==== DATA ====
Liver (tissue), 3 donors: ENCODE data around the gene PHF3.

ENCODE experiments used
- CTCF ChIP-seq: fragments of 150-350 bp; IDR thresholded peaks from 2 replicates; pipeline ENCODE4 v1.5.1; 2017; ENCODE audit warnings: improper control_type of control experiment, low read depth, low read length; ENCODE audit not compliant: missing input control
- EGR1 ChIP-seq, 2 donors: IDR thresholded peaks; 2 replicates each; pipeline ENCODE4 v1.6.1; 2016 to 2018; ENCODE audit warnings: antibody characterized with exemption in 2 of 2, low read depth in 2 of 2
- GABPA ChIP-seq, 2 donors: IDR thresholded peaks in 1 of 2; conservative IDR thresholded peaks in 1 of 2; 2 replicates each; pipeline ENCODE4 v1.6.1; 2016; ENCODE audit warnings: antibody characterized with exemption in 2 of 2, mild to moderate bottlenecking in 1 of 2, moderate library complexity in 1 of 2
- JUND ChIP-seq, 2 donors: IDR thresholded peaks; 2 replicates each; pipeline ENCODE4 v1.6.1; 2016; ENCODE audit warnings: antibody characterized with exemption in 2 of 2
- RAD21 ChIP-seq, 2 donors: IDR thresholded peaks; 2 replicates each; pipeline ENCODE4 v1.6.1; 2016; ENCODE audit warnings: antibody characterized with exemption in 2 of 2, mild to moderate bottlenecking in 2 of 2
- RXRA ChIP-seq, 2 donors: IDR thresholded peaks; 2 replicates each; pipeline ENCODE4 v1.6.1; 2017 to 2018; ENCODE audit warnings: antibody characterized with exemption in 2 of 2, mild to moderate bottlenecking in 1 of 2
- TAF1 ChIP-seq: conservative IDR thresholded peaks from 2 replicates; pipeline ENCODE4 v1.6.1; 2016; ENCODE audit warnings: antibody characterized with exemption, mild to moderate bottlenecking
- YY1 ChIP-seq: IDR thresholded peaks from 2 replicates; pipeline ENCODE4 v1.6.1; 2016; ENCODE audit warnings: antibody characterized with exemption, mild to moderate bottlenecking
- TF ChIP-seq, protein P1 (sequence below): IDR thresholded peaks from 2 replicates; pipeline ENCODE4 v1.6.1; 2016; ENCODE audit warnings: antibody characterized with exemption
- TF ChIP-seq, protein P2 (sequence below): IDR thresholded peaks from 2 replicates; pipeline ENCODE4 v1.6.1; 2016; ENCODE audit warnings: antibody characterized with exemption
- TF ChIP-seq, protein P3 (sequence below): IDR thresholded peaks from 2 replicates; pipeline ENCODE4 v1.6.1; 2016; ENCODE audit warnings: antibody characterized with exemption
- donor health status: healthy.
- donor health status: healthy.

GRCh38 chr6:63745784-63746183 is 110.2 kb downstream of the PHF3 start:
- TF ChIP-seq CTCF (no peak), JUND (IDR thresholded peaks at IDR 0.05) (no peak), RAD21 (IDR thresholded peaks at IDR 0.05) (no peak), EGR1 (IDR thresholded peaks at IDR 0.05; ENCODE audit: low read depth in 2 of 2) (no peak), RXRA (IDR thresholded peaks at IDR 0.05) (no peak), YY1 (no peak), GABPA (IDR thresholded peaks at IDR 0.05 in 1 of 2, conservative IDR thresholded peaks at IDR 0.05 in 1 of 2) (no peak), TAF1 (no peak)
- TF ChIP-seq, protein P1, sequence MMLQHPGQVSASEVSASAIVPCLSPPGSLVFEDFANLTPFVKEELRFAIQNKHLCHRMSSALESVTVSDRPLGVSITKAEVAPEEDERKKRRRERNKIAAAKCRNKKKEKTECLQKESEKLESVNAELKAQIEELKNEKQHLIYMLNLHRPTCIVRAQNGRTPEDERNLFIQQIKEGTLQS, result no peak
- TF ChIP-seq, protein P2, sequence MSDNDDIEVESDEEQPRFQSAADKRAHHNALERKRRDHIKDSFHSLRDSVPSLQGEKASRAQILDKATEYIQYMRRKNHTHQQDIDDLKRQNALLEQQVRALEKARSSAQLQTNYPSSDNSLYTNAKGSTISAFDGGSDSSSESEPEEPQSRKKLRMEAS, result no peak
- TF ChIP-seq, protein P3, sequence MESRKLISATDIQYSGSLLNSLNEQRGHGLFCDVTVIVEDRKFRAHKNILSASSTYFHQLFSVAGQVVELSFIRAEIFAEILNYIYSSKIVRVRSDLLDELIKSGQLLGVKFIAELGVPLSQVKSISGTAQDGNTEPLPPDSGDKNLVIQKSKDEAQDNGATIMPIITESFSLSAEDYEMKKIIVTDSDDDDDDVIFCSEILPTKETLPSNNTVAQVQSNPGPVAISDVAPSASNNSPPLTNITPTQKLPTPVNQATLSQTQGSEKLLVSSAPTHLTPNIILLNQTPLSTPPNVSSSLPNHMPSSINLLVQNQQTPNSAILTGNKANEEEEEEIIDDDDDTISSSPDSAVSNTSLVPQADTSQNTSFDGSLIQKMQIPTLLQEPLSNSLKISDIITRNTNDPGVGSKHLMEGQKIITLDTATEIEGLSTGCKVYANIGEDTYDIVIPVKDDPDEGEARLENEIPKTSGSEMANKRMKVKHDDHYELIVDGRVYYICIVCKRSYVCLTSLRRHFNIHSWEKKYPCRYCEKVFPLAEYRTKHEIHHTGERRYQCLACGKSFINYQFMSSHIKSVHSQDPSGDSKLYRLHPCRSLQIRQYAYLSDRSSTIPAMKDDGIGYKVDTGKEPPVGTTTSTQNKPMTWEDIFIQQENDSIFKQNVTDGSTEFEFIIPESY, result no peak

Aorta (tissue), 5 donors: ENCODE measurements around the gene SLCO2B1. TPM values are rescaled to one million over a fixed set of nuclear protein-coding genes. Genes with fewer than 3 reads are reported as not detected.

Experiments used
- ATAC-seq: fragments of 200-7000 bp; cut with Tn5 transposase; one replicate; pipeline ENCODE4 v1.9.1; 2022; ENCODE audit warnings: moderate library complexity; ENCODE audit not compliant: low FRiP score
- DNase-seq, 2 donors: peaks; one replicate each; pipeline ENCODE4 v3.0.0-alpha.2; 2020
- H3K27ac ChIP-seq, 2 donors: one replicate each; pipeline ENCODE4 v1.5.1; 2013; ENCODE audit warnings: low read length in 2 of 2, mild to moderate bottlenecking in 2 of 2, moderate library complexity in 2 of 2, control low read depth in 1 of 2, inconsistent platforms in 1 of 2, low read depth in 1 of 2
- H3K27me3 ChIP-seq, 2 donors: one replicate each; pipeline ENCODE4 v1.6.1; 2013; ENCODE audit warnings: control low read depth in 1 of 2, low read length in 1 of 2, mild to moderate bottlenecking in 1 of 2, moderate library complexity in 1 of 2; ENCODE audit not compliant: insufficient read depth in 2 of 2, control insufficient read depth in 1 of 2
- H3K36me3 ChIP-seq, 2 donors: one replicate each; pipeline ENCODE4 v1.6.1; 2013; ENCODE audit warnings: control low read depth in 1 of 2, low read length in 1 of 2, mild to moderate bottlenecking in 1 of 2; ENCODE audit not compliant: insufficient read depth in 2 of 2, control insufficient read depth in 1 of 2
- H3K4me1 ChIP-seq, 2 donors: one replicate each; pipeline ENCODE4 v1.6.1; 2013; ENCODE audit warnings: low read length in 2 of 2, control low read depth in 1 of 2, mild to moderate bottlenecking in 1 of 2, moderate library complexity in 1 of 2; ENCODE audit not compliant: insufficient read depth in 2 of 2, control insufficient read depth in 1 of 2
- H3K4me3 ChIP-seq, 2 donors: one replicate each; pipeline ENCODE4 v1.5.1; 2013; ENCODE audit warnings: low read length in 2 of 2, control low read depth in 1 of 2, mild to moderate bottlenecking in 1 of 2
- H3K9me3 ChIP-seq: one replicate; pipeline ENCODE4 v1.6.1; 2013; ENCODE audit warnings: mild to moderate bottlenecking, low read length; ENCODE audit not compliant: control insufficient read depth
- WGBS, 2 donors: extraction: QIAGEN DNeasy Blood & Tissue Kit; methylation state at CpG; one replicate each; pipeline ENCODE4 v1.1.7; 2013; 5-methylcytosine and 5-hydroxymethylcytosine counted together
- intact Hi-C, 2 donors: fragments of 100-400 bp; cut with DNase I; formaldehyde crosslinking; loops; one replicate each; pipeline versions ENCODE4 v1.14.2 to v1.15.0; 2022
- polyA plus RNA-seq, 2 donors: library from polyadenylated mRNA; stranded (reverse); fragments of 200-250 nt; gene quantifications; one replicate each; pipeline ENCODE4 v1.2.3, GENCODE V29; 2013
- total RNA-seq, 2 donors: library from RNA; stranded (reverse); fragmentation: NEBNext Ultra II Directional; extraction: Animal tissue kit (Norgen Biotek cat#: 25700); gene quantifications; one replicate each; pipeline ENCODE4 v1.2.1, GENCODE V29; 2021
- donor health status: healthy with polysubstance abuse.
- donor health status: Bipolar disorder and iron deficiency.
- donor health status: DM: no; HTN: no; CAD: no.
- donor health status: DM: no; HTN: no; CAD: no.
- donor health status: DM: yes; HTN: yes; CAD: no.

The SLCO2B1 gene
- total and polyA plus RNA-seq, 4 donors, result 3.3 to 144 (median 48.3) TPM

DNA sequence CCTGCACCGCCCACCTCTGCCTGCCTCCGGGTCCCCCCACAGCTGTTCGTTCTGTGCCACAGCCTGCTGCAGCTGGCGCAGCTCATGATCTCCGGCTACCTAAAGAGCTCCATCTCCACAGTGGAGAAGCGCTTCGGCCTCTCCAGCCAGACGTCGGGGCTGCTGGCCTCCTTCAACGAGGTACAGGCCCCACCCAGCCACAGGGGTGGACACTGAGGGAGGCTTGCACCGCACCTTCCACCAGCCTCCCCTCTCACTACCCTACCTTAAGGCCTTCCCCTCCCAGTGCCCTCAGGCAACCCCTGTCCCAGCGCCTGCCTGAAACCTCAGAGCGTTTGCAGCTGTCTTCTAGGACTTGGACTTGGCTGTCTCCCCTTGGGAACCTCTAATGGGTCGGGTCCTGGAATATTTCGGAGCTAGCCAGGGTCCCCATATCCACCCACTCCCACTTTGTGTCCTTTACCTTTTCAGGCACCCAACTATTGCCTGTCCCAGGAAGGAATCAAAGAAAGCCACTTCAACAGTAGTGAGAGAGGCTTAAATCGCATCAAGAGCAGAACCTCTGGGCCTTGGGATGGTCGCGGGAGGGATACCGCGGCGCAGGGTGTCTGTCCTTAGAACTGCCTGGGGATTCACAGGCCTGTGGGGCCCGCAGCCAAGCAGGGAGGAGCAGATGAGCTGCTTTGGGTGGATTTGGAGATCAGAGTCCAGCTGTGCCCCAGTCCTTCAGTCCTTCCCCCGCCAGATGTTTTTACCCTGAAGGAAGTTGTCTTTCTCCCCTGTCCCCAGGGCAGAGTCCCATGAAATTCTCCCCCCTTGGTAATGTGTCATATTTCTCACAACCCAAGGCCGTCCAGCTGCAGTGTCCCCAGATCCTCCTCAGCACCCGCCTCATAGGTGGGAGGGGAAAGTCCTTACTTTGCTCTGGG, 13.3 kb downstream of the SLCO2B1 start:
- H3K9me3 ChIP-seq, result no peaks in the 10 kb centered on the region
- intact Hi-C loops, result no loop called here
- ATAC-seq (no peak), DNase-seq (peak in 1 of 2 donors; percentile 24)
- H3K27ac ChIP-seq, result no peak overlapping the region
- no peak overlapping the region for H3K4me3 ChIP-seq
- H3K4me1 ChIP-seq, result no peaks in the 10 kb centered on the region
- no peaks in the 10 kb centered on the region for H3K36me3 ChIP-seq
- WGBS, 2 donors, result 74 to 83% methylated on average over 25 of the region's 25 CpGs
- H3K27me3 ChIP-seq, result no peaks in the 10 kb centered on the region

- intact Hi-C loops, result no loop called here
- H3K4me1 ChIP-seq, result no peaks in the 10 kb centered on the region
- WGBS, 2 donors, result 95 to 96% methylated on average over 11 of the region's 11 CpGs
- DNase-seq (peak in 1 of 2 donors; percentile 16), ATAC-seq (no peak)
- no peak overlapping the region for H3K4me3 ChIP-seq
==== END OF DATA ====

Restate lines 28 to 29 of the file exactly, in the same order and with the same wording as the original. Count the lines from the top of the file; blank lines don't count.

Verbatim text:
- H3K4me1 ChIP-seq, 2 donors: one replicate each; pipeline ENCODE4 v1.6.1; 2013; ENCODE audit warnings: low read length in 2 of 2, control low read depth in 1 of 2, mild to moderate bottlenecking in 1 of 2, moderate library complexity in 1 of 2; ENCODE audit not compliant: insufficient read depth in 2 of 2, control insufficient read depth in 1 of 2
- H3K4me3 ChIP-seq, 2 donors: one replicate each; pipeline ENCODE4 v1.5.1; 2013; ENCODE audit warnings: low read length in 2 of 2, control low read depth in 1 of 2, mild to moderate bottlenecking in 1 of 2